‘Out and About’ or ‘I do hate mud’

Out and About’ by Shirley Hughes tells the story of a child’s year, narrated in verse, but dominated by those distinctive Shirley Hughes illustrations that, if you grew up with them, are likely to be entwined with your idea of childhood, whether because that was your childhood, or it very much was not.

The little is girl is drawn with pencil stroke detail, chubby cheeked, determined, just the right side of messy. She’s appealing; she may or may not grow up pretty, it’s too soon to tell. The thought hasn’t crossed her mind.

The book does childhood though, through and through, if childhood is a place dominated by everyday occurrences, where the sensation of striding out in new boots is as strange and all-encompassing and familiar as the sensation of the weather changing and the light coming and going, and being warm inside watching the rain run down the windows because there is nothing else to do.

It also does the old story of the seasons and the static flow of time, from new shoots to the feel of long grass overhead in high summer, pumpkins ripening and leaves yellowing in expectation of Christmas and new shoots once again. This is any and every year, until childhood ends and time is interrupted.

I’m not sure if this is tedium or perfection.

It was published in 1988, but change a few details (the cars, the buggies, something in the hairstyles half concealed beneath the tousled lines) and it encompasses decades. This is a world in which children play outside, visit the shops and the market, watch the rain rather than the television. It’s a very particular vision, even for 1988, in which televisions and telephones featured — as they do in other Shirley Hughes books, in which they are accorded their everyday, bricks and mortar of a child’s world status.

It’s a particular vision, I think, of how we think childhood ought to be. Each page is how I want the day to be, once it has ended.

I wish I liked mud the way the child narrator does. The illustrations show the children happily engaged, poking a stick in a puddle, mud creeping up from their boots to their faces. The mother carries the toddler away, mud from his boots smearing her back. He looks back happily over her shoulder; we don’t see her face. She looks weary. I wonder if she likes mud.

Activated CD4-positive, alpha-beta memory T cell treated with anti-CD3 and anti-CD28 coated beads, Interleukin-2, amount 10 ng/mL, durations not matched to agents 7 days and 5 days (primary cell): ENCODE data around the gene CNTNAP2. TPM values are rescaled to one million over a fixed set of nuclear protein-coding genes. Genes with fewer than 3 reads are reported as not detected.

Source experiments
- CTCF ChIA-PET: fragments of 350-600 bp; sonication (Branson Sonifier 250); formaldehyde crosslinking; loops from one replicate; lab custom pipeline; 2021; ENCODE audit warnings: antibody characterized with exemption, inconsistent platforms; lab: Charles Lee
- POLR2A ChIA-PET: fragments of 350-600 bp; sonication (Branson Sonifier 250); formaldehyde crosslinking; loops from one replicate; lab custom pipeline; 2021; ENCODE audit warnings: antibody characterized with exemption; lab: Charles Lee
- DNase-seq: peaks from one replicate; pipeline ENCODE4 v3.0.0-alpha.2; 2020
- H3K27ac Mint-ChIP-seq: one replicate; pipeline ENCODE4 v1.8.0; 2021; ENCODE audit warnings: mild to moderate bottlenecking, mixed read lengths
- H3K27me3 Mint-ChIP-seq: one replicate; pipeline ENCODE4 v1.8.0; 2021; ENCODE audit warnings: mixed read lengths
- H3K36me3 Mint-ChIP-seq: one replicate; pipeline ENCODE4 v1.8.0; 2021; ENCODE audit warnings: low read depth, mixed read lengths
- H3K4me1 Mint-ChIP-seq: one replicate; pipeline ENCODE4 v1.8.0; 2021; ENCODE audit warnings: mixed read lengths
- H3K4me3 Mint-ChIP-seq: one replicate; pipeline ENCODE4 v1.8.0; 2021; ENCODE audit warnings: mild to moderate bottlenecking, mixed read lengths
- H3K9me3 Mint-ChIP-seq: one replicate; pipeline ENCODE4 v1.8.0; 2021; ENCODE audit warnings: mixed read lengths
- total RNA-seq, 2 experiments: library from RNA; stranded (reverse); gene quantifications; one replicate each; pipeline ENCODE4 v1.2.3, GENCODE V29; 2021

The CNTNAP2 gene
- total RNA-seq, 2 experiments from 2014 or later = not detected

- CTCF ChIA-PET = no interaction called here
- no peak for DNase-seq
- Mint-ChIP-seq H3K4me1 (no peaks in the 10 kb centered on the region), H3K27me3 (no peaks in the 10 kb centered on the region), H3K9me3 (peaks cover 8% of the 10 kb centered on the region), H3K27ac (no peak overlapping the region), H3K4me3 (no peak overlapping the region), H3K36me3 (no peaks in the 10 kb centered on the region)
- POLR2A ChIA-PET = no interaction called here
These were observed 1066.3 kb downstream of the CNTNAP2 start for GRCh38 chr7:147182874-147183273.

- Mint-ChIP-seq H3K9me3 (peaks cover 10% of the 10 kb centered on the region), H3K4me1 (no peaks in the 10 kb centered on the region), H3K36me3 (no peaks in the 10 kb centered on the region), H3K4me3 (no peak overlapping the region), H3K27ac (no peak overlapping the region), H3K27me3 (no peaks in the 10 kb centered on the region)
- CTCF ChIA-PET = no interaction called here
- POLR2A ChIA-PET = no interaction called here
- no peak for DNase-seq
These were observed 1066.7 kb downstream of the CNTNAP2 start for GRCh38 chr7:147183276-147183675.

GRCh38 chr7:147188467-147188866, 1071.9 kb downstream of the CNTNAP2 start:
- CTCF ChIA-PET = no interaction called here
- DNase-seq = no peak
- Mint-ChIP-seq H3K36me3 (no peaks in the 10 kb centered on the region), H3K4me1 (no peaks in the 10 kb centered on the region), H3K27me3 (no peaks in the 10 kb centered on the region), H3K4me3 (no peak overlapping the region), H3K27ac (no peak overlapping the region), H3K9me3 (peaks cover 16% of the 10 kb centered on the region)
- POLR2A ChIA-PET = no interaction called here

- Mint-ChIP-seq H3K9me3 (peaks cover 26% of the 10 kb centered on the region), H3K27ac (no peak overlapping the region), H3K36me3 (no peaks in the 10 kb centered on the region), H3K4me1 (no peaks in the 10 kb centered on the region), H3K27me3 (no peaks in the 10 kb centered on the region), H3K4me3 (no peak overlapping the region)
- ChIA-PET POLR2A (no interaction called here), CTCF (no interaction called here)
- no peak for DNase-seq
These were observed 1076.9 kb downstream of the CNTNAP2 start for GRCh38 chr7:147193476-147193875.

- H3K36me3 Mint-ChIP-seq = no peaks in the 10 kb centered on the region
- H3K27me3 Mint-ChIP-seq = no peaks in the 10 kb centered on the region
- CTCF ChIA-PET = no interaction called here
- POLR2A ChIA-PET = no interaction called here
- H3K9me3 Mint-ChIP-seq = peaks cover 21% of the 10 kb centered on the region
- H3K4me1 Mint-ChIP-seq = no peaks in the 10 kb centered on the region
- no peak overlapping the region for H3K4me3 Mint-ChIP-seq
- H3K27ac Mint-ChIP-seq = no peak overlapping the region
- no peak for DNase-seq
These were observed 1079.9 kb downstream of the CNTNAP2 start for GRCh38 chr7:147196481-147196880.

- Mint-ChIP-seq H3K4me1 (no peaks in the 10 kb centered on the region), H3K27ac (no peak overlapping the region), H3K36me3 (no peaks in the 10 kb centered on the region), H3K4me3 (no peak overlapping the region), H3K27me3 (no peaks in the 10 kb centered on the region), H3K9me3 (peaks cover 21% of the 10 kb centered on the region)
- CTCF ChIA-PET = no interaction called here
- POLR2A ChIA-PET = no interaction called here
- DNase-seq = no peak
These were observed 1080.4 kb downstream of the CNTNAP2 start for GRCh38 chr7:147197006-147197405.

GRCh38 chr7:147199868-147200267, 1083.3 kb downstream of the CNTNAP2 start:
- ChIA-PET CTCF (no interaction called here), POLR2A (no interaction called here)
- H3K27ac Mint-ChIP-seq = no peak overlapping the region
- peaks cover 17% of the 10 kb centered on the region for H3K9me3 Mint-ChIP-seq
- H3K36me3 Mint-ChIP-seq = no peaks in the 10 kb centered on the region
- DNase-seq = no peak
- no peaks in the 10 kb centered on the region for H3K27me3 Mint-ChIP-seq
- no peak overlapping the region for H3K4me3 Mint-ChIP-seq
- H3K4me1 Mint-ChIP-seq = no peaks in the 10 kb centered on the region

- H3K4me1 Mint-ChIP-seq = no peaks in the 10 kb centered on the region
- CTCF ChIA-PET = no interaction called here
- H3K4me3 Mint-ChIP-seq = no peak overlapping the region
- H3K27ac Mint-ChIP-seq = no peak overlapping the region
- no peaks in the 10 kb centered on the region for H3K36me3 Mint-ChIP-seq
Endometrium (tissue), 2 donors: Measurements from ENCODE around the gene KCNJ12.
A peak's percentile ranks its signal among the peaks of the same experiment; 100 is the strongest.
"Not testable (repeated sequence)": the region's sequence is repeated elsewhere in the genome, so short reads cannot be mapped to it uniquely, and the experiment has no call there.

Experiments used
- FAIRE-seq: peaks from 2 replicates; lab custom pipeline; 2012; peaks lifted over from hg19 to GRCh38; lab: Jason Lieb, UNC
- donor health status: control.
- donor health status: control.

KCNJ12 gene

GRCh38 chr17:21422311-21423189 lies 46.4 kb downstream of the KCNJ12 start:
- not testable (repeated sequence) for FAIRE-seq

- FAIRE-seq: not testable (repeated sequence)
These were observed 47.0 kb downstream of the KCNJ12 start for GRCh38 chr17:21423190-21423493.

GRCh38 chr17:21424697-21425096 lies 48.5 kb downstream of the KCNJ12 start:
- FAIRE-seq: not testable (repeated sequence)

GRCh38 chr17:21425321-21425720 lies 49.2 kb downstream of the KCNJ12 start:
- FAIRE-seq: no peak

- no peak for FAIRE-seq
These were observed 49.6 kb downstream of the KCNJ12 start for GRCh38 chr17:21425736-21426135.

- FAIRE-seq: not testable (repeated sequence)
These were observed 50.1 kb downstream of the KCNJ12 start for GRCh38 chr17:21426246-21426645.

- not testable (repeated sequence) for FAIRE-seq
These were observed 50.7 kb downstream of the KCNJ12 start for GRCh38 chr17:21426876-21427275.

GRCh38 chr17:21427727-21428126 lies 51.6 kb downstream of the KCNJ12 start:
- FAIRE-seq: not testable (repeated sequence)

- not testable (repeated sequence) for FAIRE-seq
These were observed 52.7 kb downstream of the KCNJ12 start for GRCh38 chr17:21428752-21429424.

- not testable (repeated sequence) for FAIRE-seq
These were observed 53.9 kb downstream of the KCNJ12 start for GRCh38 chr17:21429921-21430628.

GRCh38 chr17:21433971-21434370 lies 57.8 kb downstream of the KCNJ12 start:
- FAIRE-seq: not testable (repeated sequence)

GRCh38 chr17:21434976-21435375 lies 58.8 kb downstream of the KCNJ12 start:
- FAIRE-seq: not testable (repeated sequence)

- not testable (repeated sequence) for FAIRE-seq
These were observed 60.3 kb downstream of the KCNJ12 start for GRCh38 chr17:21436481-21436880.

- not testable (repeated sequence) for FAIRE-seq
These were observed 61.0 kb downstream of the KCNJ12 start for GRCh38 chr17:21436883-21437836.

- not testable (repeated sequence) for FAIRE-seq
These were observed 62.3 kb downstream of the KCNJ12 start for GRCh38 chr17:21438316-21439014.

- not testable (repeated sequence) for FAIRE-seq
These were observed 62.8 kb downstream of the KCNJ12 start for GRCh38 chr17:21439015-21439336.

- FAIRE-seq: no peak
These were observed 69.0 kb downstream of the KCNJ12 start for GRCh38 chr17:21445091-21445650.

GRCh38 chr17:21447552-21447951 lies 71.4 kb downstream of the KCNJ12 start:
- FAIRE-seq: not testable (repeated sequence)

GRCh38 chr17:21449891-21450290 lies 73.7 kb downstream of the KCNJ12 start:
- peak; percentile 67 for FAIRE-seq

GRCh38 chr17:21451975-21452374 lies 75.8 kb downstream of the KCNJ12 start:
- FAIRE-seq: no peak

This week spring arrived, and with it the clamouring for the park. To get to point in the story where we are outside, stamping in the mud, seeing the universe in a leaf, I plead, I negotiate, I beg and I threaten.

Coat or no coat, boots or shoes? Do all those cuddly toys want to come? Is it is really sensible decant half the toy-box into your rucksack? It weighs half as much as you. If you don’t know what toys you’ve put in, how are do you know they are all your favourites?

Time circles. We reach the park.

My children seek out the drifts of leaves at the edges. I wonder if there is glass underneath, or worse. The seasons move but there’s always glass. Red berries, funghi ringing the trees. Wilder play areas, interspersed with yew and other toxins. Geese that circle, turn hostile, rusting fences, sunburn, lumbering home with half a house’s paraphernalia under a creaky buggy, a muddy monkey.

Home safely with a treasury of moulding leaves and lichen coated twigs we review the day. Looking through the pictures at bedtime it seems close enough. Like the mother in the story, I kept my face averted; my feelings about mud stayed out of the narrative. The day is safely done and we have been out and about.

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